Unknown Destinations


Puglia is Italy’s ascendant region, a place where savvy travellers bored or worn down by the crowds of Campania and Tuscany escape for something a bit less frenetic and manicured. Top of the list for prospective newcomers is the food. Puglia’s cucina povera is about as earthy as Italian cuisine gets without eating it straight out of the soil. Then there’s the exuberant architecture, best summarised by the word ‘baroque’ and exhibited in all its finery in the glittering ‘Florence of the South’, Lecce, and its smaller sibling, Gallipoli.

With the longest coastline of any region in mainland Italy, Puglia is larger than many people realise. In the north, the spur of land sticking out into the Adriatic is occupied by the balmy microclimates of the Gargano peninsula, a kind of miniature Amalfi with fewer poseurs. The Italian boot’s ‘stiletto’ hosts the land of Salento, a dry scrubby region famous for its wines, and bloodthirsty Greek and Turkish history. In between lies the Valle d’Itria, a karstic depression populated by vastly contrasting medieval towns that have little in common apart from their haunting beauty.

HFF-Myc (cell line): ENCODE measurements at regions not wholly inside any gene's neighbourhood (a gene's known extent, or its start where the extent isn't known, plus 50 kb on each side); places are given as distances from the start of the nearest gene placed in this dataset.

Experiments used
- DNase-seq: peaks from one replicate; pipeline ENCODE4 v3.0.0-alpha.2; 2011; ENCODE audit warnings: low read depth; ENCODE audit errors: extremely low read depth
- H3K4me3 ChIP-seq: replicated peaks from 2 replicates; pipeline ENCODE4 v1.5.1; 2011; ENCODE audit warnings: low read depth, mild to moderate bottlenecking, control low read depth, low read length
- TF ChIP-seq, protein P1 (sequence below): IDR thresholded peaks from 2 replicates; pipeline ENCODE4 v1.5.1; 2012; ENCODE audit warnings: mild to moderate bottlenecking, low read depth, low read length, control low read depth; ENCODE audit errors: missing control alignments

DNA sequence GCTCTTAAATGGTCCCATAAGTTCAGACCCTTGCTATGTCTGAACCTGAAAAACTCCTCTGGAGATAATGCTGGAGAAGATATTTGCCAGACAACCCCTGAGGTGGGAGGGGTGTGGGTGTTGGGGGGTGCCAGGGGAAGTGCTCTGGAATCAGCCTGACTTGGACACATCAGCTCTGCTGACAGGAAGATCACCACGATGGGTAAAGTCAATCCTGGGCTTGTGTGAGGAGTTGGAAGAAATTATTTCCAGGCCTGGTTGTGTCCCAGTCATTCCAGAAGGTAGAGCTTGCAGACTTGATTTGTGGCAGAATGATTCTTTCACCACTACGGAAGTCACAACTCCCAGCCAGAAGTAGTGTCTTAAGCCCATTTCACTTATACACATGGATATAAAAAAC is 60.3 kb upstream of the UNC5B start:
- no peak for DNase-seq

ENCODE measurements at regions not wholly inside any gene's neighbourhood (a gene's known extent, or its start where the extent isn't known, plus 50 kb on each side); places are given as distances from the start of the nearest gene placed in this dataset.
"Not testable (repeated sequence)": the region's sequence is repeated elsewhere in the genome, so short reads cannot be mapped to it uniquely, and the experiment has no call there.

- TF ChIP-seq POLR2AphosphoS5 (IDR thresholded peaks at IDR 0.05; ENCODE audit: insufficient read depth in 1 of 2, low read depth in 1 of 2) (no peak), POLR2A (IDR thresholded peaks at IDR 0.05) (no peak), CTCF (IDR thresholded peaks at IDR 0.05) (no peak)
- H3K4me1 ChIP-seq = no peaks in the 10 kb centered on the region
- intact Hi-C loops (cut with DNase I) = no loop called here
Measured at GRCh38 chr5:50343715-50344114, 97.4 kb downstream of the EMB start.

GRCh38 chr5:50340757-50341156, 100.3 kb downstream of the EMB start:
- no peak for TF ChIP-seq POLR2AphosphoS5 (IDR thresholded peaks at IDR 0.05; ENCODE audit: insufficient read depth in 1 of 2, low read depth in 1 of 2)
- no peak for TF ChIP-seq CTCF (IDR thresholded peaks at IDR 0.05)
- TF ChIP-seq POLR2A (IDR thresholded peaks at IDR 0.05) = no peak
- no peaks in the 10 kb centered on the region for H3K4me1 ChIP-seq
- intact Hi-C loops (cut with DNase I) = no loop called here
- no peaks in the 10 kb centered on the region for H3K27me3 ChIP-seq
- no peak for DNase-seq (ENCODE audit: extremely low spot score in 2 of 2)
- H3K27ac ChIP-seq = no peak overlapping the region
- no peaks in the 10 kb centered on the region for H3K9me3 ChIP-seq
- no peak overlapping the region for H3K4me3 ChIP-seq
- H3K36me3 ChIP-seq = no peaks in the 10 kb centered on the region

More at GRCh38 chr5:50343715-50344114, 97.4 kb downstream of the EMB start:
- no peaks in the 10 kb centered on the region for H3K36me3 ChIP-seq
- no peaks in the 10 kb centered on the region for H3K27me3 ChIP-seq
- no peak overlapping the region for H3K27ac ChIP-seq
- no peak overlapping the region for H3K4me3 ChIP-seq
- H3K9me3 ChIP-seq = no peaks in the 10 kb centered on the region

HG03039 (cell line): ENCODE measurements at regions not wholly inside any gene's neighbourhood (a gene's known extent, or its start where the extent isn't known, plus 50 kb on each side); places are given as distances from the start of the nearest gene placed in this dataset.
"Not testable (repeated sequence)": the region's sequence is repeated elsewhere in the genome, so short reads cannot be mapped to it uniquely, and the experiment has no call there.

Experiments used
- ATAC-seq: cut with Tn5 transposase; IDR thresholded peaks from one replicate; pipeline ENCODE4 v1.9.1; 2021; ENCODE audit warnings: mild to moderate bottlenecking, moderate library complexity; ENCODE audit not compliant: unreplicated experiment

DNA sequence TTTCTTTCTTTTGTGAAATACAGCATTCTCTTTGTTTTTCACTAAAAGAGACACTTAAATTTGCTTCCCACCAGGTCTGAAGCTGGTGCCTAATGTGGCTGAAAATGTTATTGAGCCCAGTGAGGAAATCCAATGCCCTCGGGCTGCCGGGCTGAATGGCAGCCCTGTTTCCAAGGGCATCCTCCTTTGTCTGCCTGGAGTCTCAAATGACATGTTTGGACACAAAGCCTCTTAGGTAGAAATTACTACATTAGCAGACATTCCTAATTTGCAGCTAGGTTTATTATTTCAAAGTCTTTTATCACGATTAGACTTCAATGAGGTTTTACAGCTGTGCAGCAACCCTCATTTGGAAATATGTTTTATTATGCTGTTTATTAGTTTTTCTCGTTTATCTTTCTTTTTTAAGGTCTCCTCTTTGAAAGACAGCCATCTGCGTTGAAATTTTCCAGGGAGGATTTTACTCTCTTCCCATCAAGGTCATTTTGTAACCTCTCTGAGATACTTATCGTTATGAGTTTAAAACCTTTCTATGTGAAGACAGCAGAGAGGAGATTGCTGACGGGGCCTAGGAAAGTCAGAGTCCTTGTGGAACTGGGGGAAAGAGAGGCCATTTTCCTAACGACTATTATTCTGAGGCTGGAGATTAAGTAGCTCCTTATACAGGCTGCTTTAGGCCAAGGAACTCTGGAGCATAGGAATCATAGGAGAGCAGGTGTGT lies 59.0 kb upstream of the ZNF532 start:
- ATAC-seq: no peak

Of the larger cities, Brindisi, an erstwhile Roman settlement, is one of the major departure points for Greece (by ferry), while Puglia’s largest metropolis, Bari has a university and trendier inclinations.

Monte Argentario

The Argentario, in the heart of Maremma, the charming Tuscan coast surrounded by beautiful clear and pristine beaches. Horse trails, beaches, prehistoric monuments dating back to the Etruscans, the WWF Uccellina Park, a unique wildlife in the world and a Enogastronomy became an international reference.

Monte Argentario is a beachfront haven that has long been a popular summer destination for Romans and Tuscans alike The magnificent rock formation that juts skywards is off the coast of southern Tuscany. This region includes Porto Ercole, Orbetello, Porto Santo Stefano and, across the harbor on the mainland, Ansedonia. The high, rocky terrain of Monte Argentario is closest to wilderness in southern Tuscany. Its interior is mountainous; reaching 635m at its highest point, and the coast is divided into headlands, bays and shingle beaches. Much of the area is still uninhabited scrub and woodland.